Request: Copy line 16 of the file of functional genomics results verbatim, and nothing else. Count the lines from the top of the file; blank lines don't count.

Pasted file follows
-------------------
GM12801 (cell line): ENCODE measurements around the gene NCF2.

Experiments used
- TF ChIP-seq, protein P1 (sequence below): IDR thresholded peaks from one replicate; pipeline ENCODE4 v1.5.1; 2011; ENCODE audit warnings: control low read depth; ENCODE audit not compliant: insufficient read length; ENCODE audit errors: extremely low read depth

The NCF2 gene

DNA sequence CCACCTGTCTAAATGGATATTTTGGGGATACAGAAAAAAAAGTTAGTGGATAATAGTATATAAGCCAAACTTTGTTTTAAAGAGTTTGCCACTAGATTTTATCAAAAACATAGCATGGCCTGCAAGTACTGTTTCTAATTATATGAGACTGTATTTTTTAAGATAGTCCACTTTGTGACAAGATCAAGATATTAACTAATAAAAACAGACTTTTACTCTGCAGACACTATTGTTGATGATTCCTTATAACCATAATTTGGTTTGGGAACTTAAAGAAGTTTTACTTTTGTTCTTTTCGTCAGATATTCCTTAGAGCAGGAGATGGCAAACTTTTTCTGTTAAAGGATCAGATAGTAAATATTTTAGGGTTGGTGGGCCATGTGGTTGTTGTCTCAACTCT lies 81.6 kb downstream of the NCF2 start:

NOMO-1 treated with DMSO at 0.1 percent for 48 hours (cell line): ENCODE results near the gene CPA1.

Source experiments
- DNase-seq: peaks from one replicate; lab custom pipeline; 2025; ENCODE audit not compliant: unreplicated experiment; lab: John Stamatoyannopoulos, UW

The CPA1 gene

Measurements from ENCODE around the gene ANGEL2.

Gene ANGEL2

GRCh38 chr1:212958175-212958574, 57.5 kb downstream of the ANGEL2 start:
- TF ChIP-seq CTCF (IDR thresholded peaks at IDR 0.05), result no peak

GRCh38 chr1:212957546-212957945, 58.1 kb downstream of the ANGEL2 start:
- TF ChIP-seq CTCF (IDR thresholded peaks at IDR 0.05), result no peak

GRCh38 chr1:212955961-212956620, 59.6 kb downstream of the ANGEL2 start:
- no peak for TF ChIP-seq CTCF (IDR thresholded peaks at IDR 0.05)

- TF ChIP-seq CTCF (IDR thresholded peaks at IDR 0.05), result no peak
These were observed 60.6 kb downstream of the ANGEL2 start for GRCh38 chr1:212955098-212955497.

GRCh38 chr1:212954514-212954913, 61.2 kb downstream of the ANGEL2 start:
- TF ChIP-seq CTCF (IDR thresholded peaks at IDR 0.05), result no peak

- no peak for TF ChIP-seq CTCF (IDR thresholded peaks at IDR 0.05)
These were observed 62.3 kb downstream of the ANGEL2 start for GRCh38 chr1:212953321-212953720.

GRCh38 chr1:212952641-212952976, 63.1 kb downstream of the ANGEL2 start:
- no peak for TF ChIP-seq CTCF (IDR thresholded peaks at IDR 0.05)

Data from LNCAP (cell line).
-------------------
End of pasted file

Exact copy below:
GRCh38 chr1:212955961-212956620, 59.6 kb downstream of the ANGEL2 start: